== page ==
This week is the anniversary of the Wright Brothers flights in their gliders, which I believe led to the king post hang gliders of today, the geometry is basically the same.

Just for fun, here is a video of some bowsprit king post Hang Gliders, using gravity, incline and penetration to attain velocity.

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16 hours ago, Munch12 said:

Do you need "thrust" to attain maximum velocity? Will inertia get you there?

Like the inertia of a foot launched, "flex wing" Hang Glider aircraft, which perfectly uses gravity, incline, and penetration among other things, to fly at its' maximum velocity (unknown).  The Hang Glider Wing has a human pilot, let's say he weighs 180 lbs, attached to the C/G by a harness, (which is the only connection to the wing) and let's say the glider weighs 60 lbs. In the air, the L/D in relative wind, determines it's velocity.  Would there be a formula (does the "drag equation" apply?) to find the maximum velocity and time, of such an aircraft in flight, considering that it may be one of the most perfect flying "machines" ever built.  No "thrust", no moving parts to speak of, no ailerons, no rudder, just weight shift under the C/G, and it flies perfectly. As far as maximum velocity and time goes, a pilot named John Heiney has performed 50 full loops in his king post Hang Glider, reaching speeds in excess of 90 mph to do it.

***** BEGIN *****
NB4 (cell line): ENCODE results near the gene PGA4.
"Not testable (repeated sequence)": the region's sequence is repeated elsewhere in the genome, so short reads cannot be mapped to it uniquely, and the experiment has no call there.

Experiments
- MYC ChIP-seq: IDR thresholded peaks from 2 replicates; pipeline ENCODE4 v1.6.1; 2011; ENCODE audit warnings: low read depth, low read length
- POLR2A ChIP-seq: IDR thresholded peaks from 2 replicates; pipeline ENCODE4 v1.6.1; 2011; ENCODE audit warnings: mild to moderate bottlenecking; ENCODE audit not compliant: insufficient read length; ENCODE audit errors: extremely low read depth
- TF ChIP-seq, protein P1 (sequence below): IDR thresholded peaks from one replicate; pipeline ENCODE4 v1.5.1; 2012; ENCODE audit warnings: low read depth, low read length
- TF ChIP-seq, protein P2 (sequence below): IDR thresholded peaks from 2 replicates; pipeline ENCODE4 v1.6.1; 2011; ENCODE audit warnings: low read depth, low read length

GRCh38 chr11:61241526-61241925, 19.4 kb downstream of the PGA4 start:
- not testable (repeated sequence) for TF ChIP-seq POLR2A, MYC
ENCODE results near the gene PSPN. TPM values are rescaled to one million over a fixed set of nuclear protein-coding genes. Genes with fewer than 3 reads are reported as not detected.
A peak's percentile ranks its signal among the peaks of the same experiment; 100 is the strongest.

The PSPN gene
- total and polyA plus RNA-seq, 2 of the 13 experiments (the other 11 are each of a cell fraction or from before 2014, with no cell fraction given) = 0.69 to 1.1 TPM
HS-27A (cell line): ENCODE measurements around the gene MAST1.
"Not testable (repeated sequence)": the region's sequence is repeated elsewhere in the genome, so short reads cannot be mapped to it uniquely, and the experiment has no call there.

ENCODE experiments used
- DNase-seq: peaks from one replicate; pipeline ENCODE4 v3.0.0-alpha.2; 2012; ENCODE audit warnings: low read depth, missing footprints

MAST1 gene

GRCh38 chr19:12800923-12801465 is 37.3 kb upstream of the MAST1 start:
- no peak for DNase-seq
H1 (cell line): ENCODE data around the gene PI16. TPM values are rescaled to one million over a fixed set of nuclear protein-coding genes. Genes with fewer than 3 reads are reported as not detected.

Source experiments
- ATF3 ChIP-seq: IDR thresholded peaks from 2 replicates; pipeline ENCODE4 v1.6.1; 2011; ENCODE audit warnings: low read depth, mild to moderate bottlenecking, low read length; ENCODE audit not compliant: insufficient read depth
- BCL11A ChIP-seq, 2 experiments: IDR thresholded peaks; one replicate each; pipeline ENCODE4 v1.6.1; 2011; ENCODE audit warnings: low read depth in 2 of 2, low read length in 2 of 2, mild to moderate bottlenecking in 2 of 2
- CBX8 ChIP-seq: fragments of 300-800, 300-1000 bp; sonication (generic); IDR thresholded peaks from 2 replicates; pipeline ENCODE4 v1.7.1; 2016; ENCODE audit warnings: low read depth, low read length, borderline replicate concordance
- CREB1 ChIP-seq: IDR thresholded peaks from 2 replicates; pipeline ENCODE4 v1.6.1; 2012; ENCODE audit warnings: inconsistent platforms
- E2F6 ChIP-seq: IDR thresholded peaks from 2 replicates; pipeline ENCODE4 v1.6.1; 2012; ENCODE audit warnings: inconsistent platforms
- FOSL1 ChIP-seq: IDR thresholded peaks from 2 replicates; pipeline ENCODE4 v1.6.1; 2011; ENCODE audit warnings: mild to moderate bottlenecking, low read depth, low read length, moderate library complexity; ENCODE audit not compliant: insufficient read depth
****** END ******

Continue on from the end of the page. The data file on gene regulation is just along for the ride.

This week is the anniversary of the Wright Brothers flights in their gliders, which I believe led to the king post hang gliders of today, the geometry is basically the same.

Just for fun, here is a video of some bowsprit king post Hang Gliders, using gravity, incline and penetration to attain velocity.

=========================================================================================================

This is not the easiest of calculations and depends greatly on experimental data. Here is a good link (pdf) by the American Institute of Aeronautics and Astronautics that has data and calculations for four hang gliders from the same manufacturer ( Wills Wing ) which will give you some idea of what is involved in answering your question.

If you are just interested in the terminal velocity going straight down, here are some results from this online calculator:

Mass: 240 lb

Cross-section area: 6 ft^2

Drag Coefficient: 0.3

Air density: 1.225 kg/m^3

Gravity: 1 g